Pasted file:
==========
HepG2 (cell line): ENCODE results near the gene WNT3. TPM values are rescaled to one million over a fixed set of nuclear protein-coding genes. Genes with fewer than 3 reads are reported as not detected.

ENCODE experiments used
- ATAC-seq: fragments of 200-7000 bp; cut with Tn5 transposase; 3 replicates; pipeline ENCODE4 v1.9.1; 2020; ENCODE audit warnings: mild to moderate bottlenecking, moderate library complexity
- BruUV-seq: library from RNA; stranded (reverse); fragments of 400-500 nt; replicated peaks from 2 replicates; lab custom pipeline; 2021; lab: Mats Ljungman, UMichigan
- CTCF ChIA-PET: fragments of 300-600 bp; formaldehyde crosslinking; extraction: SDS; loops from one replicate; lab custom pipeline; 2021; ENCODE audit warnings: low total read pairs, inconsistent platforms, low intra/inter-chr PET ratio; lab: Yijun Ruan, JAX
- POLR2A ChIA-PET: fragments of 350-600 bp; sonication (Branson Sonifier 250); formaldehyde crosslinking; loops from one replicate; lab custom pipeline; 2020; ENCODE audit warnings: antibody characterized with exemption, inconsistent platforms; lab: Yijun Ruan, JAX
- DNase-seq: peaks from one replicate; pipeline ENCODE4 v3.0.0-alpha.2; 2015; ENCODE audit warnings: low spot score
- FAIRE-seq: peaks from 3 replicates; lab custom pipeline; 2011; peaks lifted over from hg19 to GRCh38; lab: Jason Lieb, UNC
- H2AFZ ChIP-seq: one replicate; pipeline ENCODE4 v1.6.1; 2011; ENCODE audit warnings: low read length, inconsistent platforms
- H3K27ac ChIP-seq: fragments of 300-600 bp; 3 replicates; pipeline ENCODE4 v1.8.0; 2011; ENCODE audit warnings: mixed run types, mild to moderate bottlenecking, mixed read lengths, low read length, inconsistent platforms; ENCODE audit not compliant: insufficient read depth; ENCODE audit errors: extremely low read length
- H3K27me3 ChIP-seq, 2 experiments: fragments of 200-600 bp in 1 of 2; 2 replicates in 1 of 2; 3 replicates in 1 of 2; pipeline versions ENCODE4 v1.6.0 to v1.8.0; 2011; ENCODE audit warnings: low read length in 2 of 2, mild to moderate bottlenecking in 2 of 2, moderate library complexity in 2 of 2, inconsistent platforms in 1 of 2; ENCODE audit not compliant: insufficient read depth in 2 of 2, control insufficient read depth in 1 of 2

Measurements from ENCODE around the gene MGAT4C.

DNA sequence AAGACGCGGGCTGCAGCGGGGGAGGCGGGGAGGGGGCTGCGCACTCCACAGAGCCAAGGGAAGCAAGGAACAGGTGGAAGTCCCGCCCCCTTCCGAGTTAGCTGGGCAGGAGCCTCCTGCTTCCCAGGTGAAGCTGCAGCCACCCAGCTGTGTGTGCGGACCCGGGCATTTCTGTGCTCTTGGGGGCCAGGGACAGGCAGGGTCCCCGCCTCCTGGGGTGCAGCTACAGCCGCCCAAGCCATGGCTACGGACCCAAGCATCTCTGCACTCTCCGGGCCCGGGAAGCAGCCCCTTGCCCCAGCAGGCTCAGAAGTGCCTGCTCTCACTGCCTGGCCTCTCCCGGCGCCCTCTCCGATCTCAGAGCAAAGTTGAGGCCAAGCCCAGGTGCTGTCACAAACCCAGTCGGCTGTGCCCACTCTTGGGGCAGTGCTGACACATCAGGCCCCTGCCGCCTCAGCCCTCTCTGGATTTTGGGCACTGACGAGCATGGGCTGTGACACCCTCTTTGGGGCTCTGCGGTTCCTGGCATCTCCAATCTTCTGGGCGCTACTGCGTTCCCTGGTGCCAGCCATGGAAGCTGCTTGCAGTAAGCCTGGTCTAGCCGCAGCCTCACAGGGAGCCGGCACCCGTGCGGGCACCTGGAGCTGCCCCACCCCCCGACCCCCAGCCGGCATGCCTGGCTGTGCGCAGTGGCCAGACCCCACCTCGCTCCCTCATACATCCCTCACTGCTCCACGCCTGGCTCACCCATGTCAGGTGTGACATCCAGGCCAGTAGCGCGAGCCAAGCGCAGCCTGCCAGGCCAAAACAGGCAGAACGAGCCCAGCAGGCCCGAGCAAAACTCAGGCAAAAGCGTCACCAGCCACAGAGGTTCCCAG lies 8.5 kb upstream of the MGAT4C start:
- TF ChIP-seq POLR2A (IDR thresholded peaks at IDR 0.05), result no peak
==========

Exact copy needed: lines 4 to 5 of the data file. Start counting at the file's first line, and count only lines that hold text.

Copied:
- BruUV-seq: library from RNA; stranded (reverse); fragments of 400-500 nt; replicated peaks from 2 replicates; lab custom pipeline; 2021; lab: Mats Ljungman, UMichigan
- CTCF ChIA-PET: fragments of 300-600 bp; formaldehyde crosslinking; extraction: SDS; loops from one replicate; lab custom pipeline; 2021; ENCODE audit warnings: low total read pairs, inconsistent platforms, low intra/inter-chr PET ratio; lab: Yijun Ruan, JAX